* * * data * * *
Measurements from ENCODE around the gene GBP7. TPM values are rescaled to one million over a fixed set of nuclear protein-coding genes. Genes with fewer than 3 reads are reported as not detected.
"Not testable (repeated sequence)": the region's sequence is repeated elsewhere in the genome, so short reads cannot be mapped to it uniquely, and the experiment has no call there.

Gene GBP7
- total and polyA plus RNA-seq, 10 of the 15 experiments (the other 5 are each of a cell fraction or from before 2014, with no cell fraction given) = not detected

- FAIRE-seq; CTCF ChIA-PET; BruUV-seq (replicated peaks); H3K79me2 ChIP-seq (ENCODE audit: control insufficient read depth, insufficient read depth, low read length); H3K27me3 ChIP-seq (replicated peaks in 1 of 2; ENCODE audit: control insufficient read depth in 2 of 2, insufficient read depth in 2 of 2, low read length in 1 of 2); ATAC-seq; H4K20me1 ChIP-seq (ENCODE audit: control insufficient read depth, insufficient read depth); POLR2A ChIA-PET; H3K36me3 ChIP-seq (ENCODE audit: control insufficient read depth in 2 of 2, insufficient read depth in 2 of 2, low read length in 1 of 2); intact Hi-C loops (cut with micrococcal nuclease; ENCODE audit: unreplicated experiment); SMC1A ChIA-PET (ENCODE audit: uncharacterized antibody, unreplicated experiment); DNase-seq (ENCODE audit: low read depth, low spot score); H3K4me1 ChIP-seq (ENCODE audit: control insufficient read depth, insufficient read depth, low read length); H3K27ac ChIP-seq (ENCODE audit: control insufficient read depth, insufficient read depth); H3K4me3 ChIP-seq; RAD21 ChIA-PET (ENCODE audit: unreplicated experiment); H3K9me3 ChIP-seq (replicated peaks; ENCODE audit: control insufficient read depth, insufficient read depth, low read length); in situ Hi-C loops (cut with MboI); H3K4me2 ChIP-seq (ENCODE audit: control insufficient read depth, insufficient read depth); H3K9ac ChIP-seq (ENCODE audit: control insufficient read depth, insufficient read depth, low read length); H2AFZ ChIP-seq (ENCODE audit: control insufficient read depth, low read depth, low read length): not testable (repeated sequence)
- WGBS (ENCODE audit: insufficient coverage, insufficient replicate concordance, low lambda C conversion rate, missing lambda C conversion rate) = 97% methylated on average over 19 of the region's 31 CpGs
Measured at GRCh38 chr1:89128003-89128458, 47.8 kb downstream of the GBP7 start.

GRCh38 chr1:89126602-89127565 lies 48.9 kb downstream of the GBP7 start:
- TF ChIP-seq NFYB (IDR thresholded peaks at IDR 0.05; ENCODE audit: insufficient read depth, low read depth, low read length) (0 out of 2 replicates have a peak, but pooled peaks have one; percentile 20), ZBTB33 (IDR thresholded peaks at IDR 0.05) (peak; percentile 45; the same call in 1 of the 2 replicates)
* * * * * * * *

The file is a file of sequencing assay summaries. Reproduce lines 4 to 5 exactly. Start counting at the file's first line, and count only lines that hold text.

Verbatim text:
- total and polyA plus RNA-seq, 10 of the 15 experiments (the other 5 are each of a cell fraction or from before 2014, with no cell fraction given) = not detected

- FAIRE-seq; CTCF ChIA-PET; BruUV-seq (replicated peaks); H3K79me2 ChIP-seq (ENCODE audit: control insufficient read depth, insufficient read depth, low read length); H3K27me3 ChIP-seq (replicated peaks in 1 of 2; ENCODE audit: control insufficient read depth in 2 of 2, insufficient read depth in 2 of 2, low read length in 1 of 2); ATAC-seq; H4K20me1 ChIP-seq (ENCODE audit: control insufficient read depth, insufficient read depth); POLR2A ChIA-PET; H3K36me3 ChIP-seq (ENCODE audit: control insufficient read depth in 2 of 2, insufficient read depth in 2 of 2, low read length in 1 of 2); intact Hi-C loops (cut with micrococcal nuclease; ENCODE audit: unreplicated experiment); SMC1A ChIA-PET (ENCODE audit: uncharacterized antibody, unreplicated experiment); DNase-seq (ENCODE audit: low read depth, low spot score); H3K4me1 ChIP-seq (ENCODE audit: control insufficient read depth, insufficient read depth, low read length); H3K27ac ChIP-seq (ENCODE audit: control insufficient read depth, insufficient read depth); H3K4me3 ChIP-seq; RAD21 ChIA-PET (ENCODE audit: unreplicated experiment); H3K9me3 ChIP-seq (replicated peaks; ENCODE audit: control insufficient read depth, insufficient read depth, low read length); in situ Hi-C loops (cut with MboI); H3K4me2 ChIP-seq (ENCODE audit: control insufficient read depth, insufficient read depth); H3K9ac ChIP-seq (ENCODE audit: control insufficient read depth, insufficient read depth, low read length); H2AFZ ChIP-seq (ENCODE audit: control insufficient read depth, low read depth, low read length): not testable (repeated sequence)